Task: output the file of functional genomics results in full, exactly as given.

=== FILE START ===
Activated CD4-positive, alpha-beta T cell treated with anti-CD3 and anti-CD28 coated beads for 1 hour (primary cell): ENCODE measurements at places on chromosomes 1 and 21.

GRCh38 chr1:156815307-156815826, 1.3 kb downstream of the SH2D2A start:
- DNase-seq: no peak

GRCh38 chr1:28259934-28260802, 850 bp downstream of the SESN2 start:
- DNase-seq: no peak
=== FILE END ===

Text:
Activated CD4-positive, alpha-beta T cell treated with anti-CD3 and anti-CD28 coated beads for 1 hour (primary cell): ENCODE measurements at places on chromosomes 1 and 21.

GRCh38 chr1:156815307-156815826, 1.3 kb downstream of the SH2D2A start:
- DNase-seq: no peak

GRCh38 chr1:28259934-28260802, 850 bp downstream of the SESN2 start:
- DNase-seq: no peak